Even more telling, analysts estimate Intel's and IBM's revenues to increase by a paltry 1.4% and 1.7%, respectively, during the fiscal year ending December 2013. Meanwhile, they forecast Apple's revenue to increase 16.7% during the company's fiscal year ending September 2013.

Last but not least, the bulk of Apple's profits is positioned squarely in the center of an anticipated smartphone and tablet explosion. A report from ABI Research predicts smartphone sales to grow by 44% -- and tablet sales to grow by 125%! -- in 2013.

Apple's a prime candidate for a share buyback
No wonder Buffett encouraged Apple to scoop up its own shares. A purchase near Apple's super-conservative 52-week low would meet both of Buffett's requirements for a well-executed buyback.

Could a more aggressive share repurchase program result from the "active discussions about returning additional cash to shareholders" Apple referred to in its Feb. 7 statement? Maybe.

But no matter what Apple does with its cash, the company trades at such a conservative valuation that almost any method of returning cash to shareholders would likely impact shares positively.

The Motley Fool's chief investment officer has selected his No. 1 stock for the next year. Find out which stock it is in the brand-new free report: "The Motley Fool's Top Stock for 2013." Just click here to access the report and find out the name of this under-the-radar company.


Read/Post Comments (2) | Recommend This Article (4)

Comments from our Foolish Readers

Help us keep this a respectfully Foolish area! This is a place for our readers to discuss, debate, and learn more about the Foolish investing topic you read about above. Help us keep it clean and safe. If you believe a comment is abusive or otherwise violates our Fool's Rules, please report it via the Report this Comment Report this Comment icon found on every comment.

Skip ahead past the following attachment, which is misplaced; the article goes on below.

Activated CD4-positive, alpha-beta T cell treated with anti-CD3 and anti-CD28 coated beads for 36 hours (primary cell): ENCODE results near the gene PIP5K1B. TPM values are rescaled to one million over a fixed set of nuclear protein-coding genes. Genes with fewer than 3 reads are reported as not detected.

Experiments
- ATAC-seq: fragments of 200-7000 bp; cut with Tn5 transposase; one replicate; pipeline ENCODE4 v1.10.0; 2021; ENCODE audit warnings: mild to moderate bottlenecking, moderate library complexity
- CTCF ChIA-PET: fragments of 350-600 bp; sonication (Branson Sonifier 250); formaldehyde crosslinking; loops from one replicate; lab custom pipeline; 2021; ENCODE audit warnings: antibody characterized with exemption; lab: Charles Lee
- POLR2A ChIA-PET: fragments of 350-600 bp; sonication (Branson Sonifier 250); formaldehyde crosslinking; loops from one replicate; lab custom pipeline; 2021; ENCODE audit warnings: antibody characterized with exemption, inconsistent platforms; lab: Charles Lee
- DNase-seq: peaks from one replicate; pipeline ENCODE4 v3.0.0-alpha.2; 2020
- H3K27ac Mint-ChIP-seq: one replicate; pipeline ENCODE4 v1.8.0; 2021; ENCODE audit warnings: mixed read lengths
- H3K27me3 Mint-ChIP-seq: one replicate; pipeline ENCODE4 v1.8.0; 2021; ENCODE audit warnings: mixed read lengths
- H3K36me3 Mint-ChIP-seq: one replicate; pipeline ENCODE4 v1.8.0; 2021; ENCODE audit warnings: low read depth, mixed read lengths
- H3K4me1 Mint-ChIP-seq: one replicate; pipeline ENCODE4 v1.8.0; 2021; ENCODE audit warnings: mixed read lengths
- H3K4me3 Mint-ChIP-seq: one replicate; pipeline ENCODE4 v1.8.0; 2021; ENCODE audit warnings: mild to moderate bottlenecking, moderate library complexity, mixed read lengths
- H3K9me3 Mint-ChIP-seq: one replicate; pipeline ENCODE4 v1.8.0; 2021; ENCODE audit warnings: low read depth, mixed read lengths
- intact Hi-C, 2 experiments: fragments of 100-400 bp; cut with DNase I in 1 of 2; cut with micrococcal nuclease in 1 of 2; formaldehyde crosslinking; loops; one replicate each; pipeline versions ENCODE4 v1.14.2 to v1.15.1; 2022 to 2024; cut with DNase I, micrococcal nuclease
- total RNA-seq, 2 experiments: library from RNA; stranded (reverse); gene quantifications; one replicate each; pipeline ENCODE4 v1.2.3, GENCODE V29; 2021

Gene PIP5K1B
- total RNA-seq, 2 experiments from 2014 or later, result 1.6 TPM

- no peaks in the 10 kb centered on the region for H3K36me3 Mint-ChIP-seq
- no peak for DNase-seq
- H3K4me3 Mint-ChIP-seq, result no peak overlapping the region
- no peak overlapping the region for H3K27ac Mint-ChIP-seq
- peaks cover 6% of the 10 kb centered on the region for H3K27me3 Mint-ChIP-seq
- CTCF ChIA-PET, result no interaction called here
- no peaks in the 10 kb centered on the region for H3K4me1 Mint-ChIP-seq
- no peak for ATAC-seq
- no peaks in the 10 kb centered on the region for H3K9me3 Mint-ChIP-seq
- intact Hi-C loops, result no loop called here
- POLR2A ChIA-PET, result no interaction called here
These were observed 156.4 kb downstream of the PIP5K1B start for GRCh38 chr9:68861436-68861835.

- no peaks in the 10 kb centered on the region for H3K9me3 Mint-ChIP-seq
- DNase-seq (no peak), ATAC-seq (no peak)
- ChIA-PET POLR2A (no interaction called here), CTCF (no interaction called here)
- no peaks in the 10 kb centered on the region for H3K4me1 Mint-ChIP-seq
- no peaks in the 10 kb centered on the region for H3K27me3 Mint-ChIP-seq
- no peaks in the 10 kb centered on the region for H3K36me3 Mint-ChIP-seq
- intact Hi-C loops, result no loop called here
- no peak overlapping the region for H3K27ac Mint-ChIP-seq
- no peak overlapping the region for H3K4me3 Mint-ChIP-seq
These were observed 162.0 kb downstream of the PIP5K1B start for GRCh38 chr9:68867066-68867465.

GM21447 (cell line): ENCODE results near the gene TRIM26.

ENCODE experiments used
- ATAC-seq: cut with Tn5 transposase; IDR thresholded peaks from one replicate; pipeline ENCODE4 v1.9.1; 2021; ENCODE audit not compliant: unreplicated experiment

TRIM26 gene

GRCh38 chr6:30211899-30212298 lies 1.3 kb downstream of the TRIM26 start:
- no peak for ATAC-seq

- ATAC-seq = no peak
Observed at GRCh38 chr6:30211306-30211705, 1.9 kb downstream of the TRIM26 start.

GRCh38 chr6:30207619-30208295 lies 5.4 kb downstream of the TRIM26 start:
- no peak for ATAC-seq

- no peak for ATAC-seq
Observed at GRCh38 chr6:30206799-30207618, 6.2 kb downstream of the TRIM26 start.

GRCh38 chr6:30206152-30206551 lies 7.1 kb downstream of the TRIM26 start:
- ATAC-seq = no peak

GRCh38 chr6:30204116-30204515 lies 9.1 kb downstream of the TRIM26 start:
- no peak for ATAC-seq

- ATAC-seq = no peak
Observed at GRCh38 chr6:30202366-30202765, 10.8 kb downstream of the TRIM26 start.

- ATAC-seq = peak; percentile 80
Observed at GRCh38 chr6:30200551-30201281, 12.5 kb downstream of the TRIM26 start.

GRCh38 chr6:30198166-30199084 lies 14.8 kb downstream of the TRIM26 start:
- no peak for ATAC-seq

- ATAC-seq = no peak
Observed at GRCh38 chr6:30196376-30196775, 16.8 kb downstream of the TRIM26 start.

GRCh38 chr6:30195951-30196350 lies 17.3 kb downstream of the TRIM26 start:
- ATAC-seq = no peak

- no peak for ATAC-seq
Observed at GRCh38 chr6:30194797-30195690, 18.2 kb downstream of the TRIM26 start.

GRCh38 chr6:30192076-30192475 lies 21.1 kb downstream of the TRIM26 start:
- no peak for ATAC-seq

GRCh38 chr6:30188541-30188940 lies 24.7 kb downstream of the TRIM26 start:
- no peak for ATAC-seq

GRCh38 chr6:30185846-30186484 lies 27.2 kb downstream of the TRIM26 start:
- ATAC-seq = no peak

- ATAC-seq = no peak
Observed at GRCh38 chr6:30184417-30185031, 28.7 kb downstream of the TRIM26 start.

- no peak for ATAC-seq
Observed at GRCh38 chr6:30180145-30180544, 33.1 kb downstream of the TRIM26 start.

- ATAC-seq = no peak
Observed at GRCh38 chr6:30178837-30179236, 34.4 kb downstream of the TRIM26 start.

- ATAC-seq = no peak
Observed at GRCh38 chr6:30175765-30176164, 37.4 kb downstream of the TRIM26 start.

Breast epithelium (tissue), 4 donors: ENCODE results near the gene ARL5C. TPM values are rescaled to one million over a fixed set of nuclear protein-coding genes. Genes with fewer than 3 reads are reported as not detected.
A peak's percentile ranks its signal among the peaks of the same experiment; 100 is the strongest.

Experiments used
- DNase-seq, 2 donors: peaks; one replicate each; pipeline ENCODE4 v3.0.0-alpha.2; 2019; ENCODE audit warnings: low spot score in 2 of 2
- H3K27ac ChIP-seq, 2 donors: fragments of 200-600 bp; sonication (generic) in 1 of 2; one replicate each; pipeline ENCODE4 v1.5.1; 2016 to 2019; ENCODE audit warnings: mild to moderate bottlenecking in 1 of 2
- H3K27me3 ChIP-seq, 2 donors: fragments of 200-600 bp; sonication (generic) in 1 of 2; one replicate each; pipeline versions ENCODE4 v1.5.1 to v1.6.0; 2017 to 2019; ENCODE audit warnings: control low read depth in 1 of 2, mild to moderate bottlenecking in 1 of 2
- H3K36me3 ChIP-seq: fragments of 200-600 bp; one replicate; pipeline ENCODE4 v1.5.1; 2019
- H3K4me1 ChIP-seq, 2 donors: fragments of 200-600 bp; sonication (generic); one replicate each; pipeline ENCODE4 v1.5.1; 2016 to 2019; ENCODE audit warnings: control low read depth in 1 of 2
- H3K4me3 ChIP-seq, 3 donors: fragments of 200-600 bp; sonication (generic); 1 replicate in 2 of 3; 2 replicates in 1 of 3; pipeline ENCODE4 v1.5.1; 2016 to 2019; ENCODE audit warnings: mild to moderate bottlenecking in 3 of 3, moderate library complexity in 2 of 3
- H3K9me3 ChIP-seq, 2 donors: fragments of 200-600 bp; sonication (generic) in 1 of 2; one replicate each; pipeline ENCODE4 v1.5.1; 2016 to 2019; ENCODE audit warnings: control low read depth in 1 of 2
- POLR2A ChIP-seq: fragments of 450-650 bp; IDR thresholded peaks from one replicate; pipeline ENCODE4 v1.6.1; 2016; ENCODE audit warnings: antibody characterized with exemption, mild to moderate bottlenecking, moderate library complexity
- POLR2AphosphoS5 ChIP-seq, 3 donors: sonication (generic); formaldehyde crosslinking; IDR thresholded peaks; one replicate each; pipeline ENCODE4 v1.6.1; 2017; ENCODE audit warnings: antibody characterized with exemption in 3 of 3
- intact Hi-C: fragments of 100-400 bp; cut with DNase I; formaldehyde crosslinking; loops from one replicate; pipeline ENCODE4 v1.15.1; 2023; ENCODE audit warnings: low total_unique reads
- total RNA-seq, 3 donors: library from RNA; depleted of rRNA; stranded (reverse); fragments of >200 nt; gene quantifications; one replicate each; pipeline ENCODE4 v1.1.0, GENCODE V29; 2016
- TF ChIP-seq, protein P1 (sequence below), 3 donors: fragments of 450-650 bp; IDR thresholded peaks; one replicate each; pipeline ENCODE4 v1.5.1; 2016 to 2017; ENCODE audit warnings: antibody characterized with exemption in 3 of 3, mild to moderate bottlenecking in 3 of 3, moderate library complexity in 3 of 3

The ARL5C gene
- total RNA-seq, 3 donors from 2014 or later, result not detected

• Report this Comment On March 13, 2013, at 8:00 AM, elmagnifico9000 wrote:

    F*** the shareholders. The market has started to work against the interests of society and progress. Of course I'm talking about the stock market...

  • Report this Comment On March 13, 2013, at 2:34 PM, hembreeder wrote:

    Share buybacks seldom are as profitable as strong investments in research producing new businesses featuring new products that people strongly want.

Add your comment.

Compare Brokers

Fool Disclosure

Sponsored Links

Leaked: Apple's Next Smart Device
(Warning, it may shock you)
The secret is out... experts are predicting 458 million of these types of devices will be sold per year. 1 hyper-growth company stands to rake in maximum profit - and it's NOT Apple. Show me Apple's new smart gizmo!

DocumentId: 2307812, ~/Articles/ArticleHandler.aspx, 9/25/2016 11:43:05 AM

Report This Comment

Use this area to report a comment that you believe is in violation of the community guidelines. Our team will review the entry and take any appropriate action.

Sending report...

Today's Market

updated 1 day ago Sponsored by:
DOW 18,261.45 -131.01 -0.71%
S&P 500 2,164.69 -12.49 -0.57%
NASD 5,305.75 -33.78 -0.63%

Create My Watchlist

Go to My Watchlist

You don't seem to be following any stocks yet!

Better investing starts with a watchlist. Now you can create a personalized watchlist and get immediate access to the personalized information you need to make successful investing decisions.

Data delayed up to 5 minutes

Related Tickers

9/23/2016 4:00 PM
AAPL $112.71 Down -1.91 -1.67%
Apple CAPS Rating: ****
BRK-A $217750.00 Down -2249.90 -1.02%
Berkshire Hathaway… CAPS Rating: *****
BRK-B $145.00 Down -1.53 -1.04%
Berkshire Hathaway… CAPS Rating: *****
IBM $154.98 Down -1.13 -0.72%
IBM CAPS Rating: ****
INTC $37.19 Down -0.36 -0.96%
Intel CAPS Rating: ****